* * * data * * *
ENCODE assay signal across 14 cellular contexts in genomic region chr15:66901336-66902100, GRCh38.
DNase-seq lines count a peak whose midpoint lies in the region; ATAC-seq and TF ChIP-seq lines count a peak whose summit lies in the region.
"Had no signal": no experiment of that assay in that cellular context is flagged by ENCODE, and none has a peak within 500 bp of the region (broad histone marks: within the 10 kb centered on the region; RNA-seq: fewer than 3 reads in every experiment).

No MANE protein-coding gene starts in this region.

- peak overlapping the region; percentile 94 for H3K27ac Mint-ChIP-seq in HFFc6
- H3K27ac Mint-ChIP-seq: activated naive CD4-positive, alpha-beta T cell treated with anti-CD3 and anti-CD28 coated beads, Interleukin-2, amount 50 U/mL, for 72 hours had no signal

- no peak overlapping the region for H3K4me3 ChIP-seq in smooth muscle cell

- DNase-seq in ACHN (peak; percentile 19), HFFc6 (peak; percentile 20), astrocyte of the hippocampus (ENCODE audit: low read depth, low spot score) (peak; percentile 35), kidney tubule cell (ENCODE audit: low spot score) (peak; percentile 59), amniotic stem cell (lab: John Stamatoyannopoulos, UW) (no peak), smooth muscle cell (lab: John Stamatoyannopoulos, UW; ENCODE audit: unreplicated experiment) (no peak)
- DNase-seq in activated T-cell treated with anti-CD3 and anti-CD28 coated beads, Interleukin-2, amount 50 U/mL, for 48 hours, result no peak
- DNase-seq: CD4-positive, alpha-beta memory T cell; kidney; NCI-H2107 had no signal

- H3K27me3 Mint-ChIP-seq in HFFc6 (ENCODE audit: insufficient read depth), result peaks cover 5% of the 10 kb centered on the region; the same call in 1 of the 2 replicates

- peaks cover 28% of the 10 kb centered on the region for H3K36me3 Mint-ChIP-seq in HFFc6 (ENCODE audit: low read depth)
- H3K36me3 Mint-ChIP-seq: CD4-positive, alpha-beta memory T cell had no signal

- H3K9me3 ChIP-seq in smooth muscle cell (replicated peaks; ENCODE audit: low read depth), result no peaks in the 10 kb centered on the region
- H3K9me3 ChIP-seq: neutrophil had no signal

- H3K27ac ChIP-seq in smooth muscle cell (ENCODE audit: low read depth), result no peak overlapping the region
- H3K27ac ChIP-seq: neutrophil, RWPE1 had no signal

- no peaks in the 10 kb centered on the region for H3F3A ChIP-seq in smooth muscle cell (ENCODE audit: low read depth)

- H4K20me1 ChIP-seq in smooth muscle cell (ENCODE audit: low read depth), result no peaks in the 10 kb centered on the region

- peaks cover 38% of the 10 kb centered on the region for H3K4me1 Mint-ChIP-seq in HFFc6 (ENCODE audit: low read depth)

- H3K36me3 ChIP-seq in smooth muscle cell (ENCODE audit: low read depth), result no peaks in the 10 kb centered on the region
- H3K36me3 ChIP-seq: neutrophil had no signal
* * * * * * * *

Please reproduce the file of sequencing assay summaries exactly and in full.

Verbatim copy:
ENCODE assay signal across 14 cellular contexts in genomic region chr15:66901336-66902100, GRCh38.
DNase-seq lines count a peak whose midpoint lies in the region; ATAC-seq and TF ChIP-seq lines count a peak whose summit lies in the region.
"Had no signal": no experiment of that assay in that cellular context is flagged by ENCODE, and none has a peak within 500 bp of the region (broad histone marks: within the 10 kb centered on the region; RNA-seq: fewer than 3 reads in every experiment).

No MANE protein-coding gene starts in this region.

- peak overlapping the region; percentile 94 for H3K27ac Mint-ChIP-seq in HFFc6
- H3K27ac Mint-ChIP-seq: activated naive CD4-positive, alpha-beta T cell treated with anti-CD3 and anti-CD28 coated beads, Interleukin-2, amount 50 U/mL, for 72 hours had no signal

- no peak overlapping the region for H3K4me3 ChIP-seq in smooth muscle cell

- DNase-seq in ACHN (peak; percentile 19), HFFc6 (peak; percentile 20), astrocyte of the hippocampus (ENCODE audit: low read depth, low spot score) (peak; percentile 35), kidney tubule cell (ENCODE audit: low spot score) (peak; percentile 59), amniotic stem cell (lab: John Stamatoyannopoulos, UW) (no peak), smooth muscle cell (lab: John Stamatoyannopoulos, UW; ENCODE audit: unreplicated experiment) (no peak)
- DNase-seq in activated T-cell treated with anti-CD3 and anti-CD28 coated beads, Interleukin-2, amount 50 U/mL, for 48 hours, result no peak
- DNase-seq: CD4-positive, alpha-beta memory T cell; kidney; NCI-H2107 had no signal

- H3K27me3 Mint-ChIP-seq in HFFc6 (ENCODE audit: insufficient read depth), result peaks cover 5% of the 10 kb centered on the region; the same call in 1 of the 2 replicates

- peaks cover 28% of the 10 kb centered on the region for H3K36me3 Mint-ChIP-seq in HFFc6 (ENCODE audit: low read depth)
- H3K36me3 Mint-ChIP-seq: CD4-positive, alpha-beta memory T cell had no signal

- H3K9me3 ChIP-seq in smooth muscle cell (replicated peaks; ENCODE audit: low read depth), result no peaks in the 10 kb centered on the region
- H3K9me3 ChIP-seq: neutrophil had no signal

- H3K27ac ChIP-seq in smooth muscle cell (ENCODE audit: low read depth), result no peak overlapping the region
- H3K27ac ChIP-seq: neutrophil, RWPE1 had no signal

- no peaks in the 10 kb centered on the region for H3F3A ChIP-seq in smooth muscle cell (ENCODE audit: low read depth)

- H4K20me1 ChIP-seq in smooth muscle cell (ENCODE audit: low read depth), result no peaks in the 10 kb centered on the region

- peaks cover 38% of the 10 kb centered on the region for H3K4me1 Mint-ChIP-seq in HFFc6 (ENCODE audit: low read depth)

- H3K36me3 ChIP-seq in smooth muscle cell (ENCODE audit: low read depth), result no peaks in the 10 kb centered on the region
- H3K36me3 ChIP-seq: neutrophil had no signal